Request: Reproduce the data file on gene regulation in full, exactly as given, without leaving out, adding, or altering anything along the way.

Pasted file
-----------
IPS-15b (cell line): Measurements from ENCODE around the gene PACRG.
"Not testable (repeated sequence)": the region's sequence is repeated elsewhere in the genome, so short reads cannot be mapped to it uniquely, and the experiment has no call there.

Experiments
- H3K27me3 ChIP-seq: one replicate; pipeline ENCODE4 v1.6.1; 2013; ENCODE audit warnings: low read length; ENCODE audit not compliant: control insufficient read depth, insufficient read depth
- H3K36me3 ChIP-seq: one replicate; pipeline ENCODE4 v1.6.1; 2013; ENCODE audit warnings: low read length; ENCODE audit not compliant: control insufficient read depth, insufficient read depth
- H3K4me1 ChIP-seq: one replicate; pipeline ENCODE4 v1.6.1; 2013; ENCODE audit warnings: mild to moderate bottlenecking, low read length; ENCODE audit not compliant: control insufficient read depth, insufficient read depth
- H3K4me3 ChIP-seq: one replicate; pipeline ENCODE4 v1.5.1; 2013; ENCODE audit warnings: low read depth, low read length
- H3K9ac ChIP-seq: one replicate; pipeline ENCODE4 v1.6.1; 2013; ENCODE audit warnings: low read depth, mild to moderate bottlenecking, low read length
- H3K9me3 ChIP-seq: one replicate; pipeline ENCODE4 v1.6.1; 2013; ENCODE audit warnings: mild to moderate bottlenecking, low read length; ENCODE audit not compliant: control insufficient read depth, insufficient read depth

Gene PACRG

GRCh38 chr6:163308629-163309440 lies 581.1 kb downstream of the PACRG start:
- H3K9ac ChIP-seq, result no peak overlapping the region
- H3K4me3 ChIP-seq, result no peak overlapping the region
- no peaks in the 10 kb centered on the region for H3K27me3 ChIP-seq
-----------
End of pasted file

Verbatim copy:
IPS-15b (cell line): Measurements from ENCODE around the gene PACRG.
"Not testable (repeated sequence)": the region's sequence is repeated elsewhere in the genome, so short reads cannot be mapped to it uniquely, and the experiment has no call there.

Experiments
- H3K27me3 ChIP-seq: one replicate; pipeline ENCODE4 v1.6.1; 2013; ENCODE audit warnings: low read length; ENCODE audit not compliant: control insufficient read depth, insufficient read depth
- H3K36me3 ChIP-seq: one replicate; pipeline ENCODE4 v1.6.1; 2013; ENCODE audit warnings: low read length; ENCODE audit not compliant: control insufficient read depth, insufficient read depth
- H3K4me1 ChIP-seq: one replicate; pipeline ENCODE4 v1.6.1; 2013; ENCODE audit warnings: mild to moderate bottlenecking, low read length; ENCODE audit not compliant: control insufficient read depth, insufficient read depth
- H3K4me3 ChIP-seq: one replicate; pipeline ENCODE4 v1.5.1; 2013; ENCODE audit warnings: low read depth, low read length
- H3K9ac ChIP-seq: one replicate; pipeline ENCODE4 v1.6.1; 2013; ENCODE audit warnings: low read depth, mild to moderate bottlenecking, low read length
- H3K9me3 ChIP-seq: one replicate; pipeline ENCODE4 v1.6.1; 2013; ENCODE audit warnings: mild to moderate bottlenecking, low read length; ENCODE audit not compliant: control insufficient read depth, insufficient read depth

Gene PACRG

GRCh38 chr6:163308629-163309440 lies 581.1 kb downstream of the PACRG start:
- H3K9ac ChIP-seq, result no peak overlapping the region
- H3K4me3 ChIP-seq, result no peak overlapping the region
- no peaks in the 10 kb centered on the region for H3K27me3 ChIP-seq